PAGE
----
Feeder cattle prices were steady to $2 lower last week as larger supplies weighed on the market structure. Backgrounding operators were waiting for drier conditions to liquidate supplies and there was a short window of opportunity last week. However, feedlot operators showed very little interest with the forecast for additional rains; softer slaughter cattle values also set a negative tone.
In southern Alberta, steers weighing 650 to 700 pounds averaged $138; these same cattle in southern Manitoba sold for $135. The freight spread across Western Canada has eroded due to larger supplies coming available in Alberta and waning feedlot interest.
Attitudes at the auction markets are very subdued compared to last month. Flooding in parts of Saskatchewan and Manitoba, along with excessive rains in major feeding regions of Western Canada, have caused the market to go into a tailspin. The U.S. Midwest, along the Mississippi, is suffering the same fate with record flooding. However, parts of Kansas and Texas are experiencing one of the worst droughts of the century.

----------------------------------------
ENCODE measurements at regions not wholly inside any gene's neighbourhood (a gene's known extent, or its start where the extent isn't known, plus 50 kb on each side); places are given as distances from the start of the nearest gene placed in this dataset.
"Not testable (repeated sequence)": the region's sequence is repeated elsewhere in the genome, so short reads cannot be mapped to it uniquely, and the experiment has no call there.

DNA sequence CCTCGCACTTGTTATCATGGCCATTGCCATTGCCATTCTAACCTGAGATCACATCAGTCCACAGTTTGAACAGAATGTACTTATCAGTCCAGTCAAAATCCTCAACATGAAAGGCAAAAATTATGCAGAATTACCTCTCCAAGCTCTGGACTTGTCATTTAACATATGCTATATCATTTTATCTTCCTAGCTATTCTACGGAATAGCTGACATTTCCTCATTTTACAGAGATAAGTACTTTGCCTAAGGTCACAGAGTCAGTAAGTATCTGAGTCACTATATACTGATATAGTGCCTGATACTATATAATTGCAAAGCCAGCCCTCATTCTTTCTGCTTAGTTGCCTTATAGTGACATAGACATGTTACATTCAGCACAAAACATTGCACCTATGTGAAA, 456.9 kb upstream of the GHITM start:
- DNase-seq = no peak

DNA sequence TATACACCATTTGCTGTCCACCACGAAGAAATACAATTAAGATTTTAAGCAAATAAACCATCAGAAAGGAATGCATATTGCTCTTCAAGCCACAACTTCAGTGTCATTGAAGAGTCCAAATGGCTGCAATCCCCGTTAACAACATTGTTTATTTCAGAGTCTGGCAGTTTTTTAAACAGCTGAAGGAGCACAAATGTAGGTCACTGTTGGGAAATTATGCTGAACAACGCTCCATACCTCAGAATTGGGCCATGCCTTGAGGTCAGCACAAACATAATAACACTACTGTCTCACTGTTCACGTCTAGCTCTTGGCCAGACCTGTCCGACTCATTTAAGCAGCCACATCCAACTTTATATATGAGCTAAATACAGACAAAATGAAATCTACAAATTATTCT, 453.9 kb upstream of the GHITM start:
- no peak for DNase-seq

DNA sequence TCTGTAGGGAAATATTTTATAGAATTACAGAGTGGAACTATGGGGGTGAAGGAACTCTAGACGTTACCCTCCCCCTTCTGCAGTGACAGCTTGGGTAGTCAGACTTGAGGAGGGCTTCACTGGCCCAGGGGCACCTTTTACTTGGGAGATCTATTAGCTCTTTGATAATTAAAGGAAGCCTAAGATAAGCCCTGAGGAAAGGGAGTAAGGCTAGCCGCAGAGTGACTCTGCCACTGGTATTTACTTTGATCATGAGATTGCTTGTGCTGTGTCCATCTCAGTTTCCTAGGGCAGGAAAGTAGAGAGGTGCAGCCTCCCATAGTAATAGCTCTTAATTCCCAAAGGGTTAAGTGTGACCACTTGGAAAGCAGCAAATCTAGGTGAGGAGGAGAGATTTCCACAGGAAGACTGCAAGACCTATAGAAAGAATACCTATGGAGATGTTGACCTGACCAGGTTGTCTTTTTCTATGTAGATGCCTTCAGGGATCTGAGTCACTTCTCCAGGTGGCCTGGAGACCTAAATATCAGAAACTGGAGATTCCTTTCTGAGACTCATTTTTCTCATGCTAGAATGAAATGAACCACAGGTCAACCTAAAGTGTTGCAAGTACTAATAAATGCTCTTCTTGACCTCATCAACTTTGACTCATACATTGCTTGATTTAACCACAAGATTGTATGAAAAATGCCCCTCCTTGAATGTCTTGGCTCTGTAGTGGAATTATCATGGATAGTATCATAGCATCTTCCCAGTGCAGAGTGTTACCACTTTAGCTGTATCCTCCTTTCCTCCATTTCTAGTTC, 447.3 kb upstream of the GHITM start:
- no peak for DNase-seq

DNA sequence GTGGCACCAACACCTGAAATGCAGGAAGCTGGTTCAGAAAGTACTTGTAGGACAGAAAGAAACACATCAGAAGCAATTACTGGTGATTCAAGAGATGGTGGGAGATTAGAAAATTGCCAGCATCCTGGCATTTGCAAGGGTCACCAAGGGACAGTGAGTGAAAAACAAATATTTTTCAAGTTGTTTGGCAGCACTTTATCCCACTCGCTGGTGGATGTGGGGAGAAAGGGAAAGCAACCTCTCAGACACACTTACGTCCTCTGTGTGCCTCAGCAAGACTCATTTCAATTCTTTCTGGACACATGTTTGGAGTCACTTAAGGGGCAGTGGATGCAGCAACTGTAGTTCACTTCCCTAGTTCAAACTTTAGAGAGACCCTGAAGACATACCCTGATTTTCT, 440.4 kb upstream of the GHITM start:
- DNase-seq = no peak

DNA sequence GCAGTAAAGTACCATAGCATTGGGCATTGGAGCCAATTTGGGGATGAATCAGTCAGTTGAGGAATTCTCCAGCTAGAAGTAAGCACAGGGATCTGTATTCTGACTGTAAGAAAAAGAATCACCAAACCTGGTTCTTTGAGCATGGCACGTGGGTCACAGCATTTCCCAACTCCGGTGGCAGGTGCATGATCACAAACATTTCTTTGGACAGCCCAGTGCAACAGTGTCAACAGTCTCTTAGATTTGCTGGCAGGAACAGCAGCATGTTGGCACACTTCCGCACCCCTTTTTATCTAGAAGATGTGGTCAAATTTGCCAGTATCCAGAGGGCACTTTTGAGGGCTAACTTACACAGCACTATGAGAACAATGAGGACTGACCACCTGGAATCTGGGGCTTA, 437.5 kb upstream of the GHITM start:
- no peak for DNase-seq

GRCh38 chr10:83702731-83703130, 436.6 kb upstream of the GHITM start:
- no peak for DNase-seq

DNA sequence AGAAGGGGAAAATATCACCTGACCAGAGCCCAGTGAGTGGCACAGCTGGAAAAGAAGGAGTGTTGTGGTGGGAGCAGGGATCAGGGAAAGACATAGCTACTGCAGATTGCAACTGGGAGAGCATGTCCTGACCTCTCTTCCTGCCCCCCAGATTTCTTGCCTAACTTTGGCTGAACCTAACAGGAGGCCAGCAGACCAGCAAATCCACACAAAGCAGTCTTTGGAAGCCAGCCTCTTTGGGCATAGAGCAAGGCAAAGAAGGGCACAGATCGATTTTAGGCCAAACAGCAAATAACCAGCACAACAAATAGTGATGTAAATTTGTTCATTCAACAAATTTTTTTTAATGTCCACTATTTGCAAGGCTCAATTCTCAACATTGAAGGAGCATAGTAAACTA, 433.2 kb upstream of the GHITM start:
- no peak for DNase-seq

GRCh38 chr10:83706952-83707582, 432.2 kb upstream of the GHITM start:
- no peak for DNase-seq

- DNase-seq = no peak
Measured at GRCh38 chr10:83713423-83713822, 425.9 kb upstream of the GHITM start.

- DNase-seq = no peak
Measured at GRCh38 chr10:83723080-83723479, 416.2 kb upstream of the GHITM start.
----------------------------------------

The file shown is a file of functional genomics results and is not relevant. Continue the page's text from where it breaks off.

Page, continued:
The feeder cattle market tends to reflect the overall sentiment in the country and unfortunately, there are a couple hard weeks ahead.
If we look at past history, there is usually a sharp correction after the feeder market makes fresh historical highs. We saw a sharp jump in the U.S. dollar last week, which has caused all commodities to come under pressure. Fed cattle futures are at five-month lows and this market tends to stay soft into the summer. It will be difficult for feeder cattle to strengthen, given the overall environment, and there is potential for further slippage.
— Jerry Klassen is a commodity market analyst in Winnipeg and maintains an interest in the family feedlot in southern Alberta. He writes an in-depth biweekly commentary, Canadian Feedlot and Cattle Market Analysis, for feedlot operators in Canada. He can be reached by email at [email protected] or at 204-287-8268 for questions or comments.